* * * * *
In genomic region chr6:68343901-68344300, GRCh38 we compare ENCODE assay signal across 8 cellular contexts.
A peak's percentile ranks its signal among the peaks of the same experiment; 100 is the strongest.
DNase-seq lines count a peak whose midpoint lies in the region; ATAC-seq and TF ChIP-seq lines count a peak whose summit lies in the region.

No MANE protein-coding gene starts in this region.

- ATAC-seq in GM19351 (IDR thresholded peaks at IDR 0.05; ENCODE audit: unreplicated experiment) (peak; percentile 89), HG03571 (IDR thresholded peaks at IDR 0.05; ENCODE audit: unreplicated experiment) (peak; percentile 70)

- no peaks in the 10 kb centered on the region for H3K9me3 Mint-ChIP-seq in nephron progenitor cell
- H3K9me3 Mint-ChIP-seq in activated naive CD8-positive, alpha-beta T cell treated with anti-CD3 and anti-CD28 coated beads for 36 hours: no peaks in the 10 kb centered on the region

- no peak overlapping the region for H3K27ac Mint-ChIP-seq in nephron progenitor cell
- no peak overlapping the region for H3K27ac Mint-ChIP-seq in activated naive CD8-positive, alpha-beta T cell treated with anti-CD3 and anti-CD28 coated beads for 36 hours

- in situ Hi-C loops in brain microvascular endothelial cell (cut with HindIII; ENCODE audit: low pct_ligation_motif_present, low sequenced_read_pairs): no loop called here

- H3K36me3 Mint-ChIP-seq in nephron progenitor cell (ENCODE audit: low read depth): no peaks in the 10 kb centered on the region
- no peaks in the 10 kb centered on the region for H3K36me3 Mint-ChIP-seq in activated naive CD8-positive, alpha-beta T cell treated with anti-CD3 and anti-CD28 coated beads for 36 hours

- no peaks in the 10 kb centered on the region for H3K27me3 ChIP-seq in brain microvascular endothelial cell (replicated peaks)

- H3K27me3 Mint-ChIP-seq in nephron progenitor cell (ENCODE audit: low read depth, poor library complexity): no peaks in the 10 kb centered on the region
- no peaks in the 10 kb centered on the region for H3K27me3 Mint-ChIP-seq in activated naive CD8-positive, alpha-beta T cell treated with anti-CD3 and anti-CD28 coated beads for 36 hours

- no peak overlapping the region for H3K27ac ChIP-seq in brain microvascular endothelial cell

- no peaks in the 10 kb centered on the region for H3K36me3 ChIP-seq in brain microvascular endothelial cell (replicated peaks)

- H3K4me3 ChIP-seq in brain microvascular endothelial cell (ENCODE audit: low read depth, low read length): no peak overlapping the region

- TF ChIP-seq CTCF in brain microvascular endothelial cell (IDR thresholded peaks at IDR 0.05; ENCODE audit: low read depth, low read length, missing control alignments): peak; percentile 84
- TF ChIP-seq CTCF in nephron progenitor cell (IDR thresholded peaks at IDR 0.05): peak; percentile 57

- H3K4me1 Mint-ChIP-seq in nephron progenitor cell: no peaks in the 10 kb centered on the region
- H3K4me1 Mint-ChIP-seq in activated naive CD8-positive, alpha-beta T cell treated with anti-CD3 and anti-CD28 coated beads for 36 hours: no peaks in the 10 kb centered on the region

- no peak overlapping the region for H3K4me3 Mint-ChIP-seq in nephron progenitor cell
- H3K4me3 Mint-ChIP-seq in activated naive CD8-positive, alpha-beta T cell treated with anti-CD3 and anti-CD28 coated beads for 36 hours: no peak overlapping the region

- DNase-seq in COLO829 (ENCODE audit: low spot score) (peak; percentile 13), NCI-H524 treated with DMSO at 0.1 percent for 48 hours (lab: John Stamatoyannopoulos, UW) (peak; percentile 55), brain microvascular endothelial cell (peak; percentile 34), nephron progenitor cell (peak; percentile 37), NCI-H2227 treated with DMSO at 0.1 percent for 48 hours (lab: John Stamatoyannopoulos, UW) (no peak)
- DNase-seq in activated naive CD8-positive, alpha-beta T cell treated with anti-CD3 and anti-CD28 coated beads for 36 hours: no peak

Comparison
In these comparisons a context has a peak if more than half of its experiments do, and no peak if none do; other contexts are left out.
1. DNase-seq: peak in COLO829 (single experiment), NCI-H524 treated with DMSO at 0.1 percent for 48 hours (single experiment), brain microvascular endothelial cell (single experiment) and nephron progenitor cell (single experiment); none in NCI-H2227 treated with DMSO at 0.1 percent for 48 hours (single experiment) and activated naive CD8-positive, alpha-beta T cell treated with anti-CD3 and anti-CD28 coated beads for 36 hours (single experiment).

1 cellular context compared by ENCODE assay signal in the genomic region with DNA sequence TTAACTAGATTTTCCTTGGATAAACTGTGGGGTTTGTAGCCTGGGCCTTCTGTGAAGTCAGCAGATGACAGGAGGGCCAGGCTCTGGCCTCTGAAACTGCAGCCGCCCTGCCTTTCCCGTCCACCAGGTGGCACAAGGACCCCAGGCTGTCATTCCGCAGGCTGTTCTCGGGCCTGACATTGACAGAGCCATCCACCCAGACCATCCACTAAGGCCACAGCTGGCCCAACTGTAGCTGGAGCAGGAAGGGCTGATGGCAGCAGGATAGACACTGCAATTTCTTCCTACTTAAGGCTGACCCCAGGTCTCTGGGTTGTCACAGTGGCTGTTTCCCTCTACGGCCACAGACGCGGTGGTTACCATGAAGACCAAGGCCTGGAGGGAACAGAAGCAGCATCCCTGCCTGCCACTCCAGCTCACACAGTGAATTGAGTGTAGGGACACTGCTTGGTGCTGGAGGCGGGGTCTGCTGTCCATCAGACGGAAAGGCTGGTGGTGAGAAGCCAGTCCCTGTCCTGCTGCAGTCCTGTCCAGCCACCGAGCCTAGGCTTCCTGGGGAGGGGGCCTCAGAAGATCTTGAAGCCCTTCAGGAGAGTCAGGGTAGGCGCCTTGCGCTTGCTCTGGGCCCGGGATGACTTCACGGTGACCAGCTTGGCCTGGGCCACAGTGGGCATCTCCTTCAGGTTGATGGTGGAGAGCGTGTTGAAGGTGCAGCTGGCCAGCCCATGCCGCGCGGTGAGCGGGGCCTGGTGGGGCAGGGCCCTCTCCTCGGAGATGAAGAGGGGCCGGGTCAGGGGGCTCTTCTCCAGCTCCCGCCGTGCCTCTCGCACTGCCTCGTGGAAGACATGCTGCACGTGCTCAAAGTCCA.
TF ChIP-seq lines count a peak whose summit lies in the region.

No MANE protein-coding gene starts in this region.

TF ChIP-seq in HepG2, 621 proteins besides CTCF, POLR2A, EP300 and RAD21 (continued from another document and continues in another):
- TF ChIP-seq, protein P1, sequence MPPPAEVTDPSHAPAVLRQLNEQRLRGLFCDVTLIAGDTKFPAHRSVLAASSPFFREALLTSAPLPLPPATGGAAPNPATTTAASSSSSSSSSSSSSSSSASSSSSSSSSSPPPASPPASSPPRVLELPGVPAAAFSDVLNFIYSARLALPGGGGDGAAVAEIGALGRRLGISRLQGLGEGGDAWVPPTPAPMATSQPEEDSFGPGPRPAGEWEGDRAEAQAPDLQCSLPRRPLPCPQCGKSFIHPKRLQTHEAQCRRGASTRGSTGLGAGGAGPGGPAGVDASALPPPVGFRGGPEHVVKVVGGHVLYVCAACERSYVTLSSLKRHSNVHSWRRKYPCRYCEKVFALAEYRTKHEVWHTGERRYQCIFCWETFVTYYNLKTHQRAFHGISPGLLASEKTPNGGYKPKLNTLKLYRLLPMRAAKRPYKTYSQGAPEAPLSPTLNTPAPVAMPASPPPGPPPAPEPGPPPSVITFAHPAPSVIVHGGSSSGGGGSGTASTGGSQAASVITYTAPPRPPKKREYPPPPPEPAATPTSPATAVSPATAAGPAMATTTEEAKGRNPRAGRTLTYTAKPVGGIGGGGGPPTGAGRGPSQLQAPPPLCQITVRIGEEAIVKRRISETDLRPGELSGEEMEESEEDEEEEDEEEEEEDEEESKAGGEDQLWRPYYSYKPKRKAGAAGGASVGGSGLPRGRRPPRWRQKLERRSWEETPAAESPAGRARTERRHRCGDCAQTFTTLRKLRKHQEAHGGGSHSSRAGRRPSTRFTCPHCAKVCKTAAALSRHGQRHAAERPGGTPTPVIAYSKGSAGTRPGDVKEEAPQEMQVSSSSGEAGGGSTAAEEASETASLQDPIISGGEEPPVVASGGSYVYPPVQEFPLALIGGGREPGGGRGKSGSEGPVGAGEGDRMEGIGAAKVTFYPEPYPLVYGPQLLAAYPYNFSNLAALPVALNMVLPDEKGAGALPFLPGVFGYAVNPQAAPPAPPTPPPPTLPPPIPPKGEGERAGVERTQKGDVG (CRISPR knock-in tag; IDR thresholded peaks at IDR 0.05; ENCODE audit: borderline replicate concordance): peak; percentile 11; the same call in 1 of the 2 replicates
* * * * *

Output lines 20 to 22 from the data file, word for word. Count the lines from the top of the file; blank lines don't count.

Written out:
- TF ChIP-seq CTCF in nephron progenitor cell (IDR thresholded peaks at IDR 0.05): peak; percentile 57

- H3K4me1 Mint-ChIP-seq in nephron progenitor cell: no peaks in the 10 kb centered on the region
- H3K4me1 Mint-ChIP-seq in activated naive CD8-positive, alpha-beta T cell treated with anti-CD3 and anti-CD28 coated beads for 36 hours: no peaks in the 10 kb centered on the region